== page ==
Director Quentin Tarantino sports blue-green hospital scrubs as he explains why the extinction of back-lot studios and traditional B-movies represents a big loss to American cinema. Later, when he and Grindhouse co-director Robert Rodriguez shift from a 14th-floor room to poolside at the Beverly Hills Four Seasons, Tarantino adds a leprechaun-green sports coat to the mix. Rodriguez wears a black cowboy hat. Together they are Hollywood's definitive odd couple.
"I understand why things change, the reason for them changing precisely on the price of tickets," Tarantino says, his nasal voice especially raspy today. "It was different when they cost $3.50 or, at the most, $5. You could pay to see a cheap Jaws rip-off and pay the same money to see A Star Is Born. Now you're talking $10 or $12. It doesn't make the same sense."
Legendary B-movie director Roger Corman a man all too familiar with grindhouse movies' low-budget, ultraviolent, ultrasexualized style always "knew what would happen in that market two years before it happened," Tarantino continues. "So when all of a sudden his movies weren't playing theatrically anymore, they were just going straight to video I was working at a video store at the time I thought, 'Oh, man, this is the end. If he's doing it now, that's just the way it's going to be.'"
Tarantino isn't done answering the question, though. He's long-winded, loquacious. Later in the afternoon, Grindhouse star Kurt Russell calls the filmmaker a savant and declares he would bet $1 million on Tarantino in a movie trivia contest any day of the week. In other words, Tarantino knows his shit and, if anything, has to internally edit his essay-length answers.
"Were there any good movies made during that transition?" Tarantino asks himself with a shrug. "A couple. But when you didn't have the chance for theatrical exposure, something was really lost in the equation. Not that these movies ever really got good reviews, but there was a chance. There was that chance that [film critic] Kevin Thomas of the Los Angeles Times could like it and you could get a good review . . . and then you would be known and maybe go on from there. But when it goes straight to video, that chance doesn't exist anymore."
Tarantino and Rodriguez found inspiration in the guerrilla filmmaking behind the '70s grindhouse movies that created classic, low-rent cinematic subgenres ("women in prison," for instance). There was something there that spoke to their inner comic-book geeks. There was beauty in the inherent "badness" of movies made on the run. That's why they set out to pay homage to the era with Grindhouse, a bloody double feature of Rodriguez's horror flick Planet Terror and Tarantino's slasher showdown Death Proof. If anybody else in Hollywood had pitched such, they'd have been laughed off the studio lot, but apparently these two still haven't figured out how to play by the rules.
"People would tell me with El Mariachi, 'You can't be your own [director of photography],'" Rodriguez says, surprisingly soft-spoken compared to Tarantino's emphatic speech and loud outbursts. "I wasn't smart enough to know I couldn't do it. Had I known that you couldn't do it, I probably wouldn't have. I always wanted to keep that sort of innocence about [filmmaking]."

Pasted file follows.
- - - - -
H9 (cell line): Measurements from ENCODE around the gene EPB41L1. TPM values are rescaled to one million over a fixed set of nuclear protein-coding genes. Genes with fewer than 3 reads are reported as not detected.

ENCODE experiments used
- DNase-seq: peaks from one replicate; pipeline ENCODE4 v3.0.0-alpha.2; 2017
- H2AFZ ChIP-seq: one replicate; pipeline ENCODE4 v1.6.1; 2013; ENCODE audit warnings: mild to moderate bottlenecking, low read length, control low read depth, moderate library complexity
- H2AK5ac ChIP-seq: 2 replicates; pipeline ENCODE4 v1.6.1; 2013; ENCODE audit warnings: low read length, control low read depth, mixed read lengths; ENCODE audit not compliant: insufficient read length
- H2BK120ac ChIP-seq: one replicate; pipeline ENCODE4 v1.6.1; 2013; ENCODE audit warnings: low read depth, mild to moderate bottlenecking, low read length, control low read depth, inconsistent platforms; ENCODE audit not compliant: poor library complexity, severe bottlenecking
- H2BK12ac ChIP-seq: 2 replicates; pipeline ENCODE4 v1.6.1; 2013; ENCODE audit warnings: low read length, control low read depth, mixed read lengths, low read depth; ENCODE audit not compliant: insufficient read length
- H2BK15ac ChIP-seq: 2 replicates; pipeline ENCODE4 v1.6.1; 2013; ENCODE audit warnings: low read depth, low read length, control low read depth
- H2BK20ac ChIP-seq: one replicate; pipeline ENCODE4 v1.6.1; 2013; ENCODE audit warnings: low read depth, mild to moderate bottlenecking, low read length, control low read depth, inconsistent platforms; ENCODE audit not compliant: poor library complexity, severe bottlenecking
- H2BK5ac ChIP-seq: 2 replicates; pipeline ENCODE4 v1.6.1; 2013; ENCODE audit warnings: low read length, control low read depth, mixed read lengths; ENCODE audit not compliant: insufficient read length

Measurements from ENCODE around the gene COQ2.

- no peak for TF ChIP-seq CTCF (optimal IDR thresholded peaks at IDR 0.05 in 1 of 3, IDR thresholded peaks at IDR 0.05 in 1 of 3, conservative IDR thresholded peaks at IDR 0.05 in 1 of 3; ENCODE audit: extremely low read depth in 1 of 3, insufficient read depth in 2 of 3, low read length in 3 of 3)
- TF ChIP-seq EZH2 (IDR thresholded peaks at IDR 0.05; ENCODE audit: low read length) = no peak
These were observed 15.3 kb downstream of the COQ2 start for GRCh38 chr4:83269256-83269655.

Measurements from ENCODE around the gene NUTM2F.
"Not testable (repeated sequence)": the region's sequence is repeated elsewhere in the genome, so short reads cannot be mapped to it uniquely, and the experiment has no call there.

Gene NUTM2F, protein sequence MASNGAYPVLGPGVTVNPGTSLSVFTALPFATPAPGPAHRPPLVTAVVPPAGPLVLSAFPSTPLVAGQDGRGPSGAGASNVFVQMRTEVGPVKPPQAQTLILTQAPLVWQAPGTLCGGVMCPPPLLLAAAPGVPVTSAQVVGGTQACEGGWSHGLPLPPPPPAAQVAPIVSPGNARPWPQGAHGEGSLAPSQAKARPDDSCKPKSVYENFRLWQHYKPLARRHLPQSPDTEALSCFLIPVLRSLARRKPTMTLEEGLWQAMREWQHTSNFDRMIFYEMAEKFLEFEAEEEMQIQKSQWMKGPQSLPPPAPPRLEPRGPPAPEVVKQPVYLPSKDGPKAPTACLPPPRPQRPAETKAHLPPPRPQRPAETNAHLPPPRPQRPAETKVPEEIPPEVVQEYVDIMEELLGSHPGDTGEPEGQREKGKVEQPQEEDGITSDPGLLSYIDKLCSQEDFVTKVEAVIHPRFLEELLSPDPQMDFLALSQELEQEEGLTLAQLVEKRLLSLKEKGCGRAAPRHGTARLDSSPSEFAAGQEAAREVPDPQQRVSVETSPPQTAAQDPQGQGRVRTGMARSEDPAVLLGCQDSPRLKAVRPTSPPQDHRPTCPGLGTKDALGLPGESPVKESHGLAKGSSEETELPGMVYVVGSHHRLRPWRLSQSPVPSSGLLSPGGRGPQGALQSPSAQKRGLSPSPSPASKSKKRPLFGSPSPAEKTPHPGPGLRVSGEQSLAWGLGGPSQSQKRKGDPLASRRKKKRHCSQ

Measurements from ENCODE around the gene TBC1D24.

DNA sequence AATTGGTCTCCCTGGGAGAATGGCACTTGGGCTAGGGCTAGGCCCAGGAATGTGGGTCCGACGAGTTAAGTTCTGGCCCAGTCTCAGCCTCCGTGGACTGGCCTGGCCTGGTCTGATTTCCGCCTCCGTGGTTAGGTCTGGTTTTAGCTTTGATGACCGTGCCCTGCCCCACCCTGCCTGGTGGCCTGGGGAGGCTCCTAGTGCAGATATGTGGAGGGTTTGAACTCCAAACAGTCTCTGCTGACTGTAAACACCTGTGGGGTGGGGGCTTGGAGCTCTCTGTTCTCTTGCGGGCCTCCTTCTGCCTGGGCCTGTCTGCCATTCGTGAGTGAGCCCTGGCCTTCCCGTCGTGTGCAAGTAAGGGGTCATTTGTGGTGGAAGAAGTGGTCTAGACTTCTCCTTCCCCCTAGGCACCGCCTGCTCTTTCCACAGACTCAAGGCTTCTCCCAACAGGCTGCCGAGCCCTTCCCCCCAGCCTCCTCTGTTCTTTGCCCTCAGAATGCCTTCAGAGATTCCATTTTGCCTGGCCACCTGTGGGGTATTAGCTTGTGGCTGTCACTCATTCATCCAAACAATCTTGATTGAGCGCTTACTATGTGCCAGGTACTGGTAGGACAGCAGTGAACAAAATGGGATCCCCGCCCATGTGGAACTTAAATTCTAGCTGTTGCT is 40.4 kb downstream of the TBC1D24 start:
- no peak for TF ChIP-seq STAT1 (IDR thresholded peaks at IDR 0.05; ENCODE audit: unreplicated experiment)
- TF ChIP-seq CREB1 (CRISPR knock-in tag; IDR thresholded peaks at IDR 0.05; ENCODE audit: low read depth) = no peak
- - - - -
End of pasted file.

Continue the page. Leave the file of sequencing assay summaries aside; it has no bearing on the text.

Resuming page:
"You know, one of the things about me, I'm very knowledgeable about film structure, the conventions of it and not just American cinema. Italian and Japanese too," Tarantino adds. "But when it comes time to write my movies, as much as I'm trying to make it cinematic or this or that, when I'm writing it, it really is about the page. I don't really follow movie rules. I follow novelistic rules. And you know what? There are no such things as rules in a novel. An author can do any goddamn thing he wants to do, any way he wants to do it. I always just demanded the same freedom as a screenwriter, and I think my scripts, when you read them, they are novelistic in a way."
Rodriguez jumps in when pressed if they intentionally challenge the way movies are traditionally made and marketed: "It's really a self-challenge. With [Sin City], I didn't know if audiences were ready for that. I just thought it was something I really needed to do, something I really wanted to see. And I was really prepared for people not to get it at all. It's black and white, it's an anthology, it's all voiceover. It could have easily been a failure, but I just felt I needed to take the challenge. You almost don't want to do anything safe, because it kind of bores you."
Tarantino agrees, and can't help but cite his 1994 high-water mark Pulp Fiction the movie that made him and generated debate about its time-shifting style. "I never think of it as a sensationalistic parlor trick," he says of his devices. "I'm a storyteller, and there's nowhere I can't go with it and no way I can't tell it. Yes, I go back in time as far as telling my story, but if it's more effective to tell it beginning to end, I'll always tell it that way. I want it to be dramatically engaging."
Rodriguez lights up when asked if more Grindhouse double features are planned. This one will be "the first of many Grindhouses," he insists. "We have so many ideas."
"I think we wanted to start off first in the horror genre," Tarantino says, equally excited. "But part of our thing is to hopefully explore other grindhouse genres. I've always wanted to do a spaghetti western. I've always wanted to do a blaxploitation movie, even a women-in-prison movie. You can just go on and on."Cole Haddon is a freelance writer for Metro Times. Send comments to [email protected]
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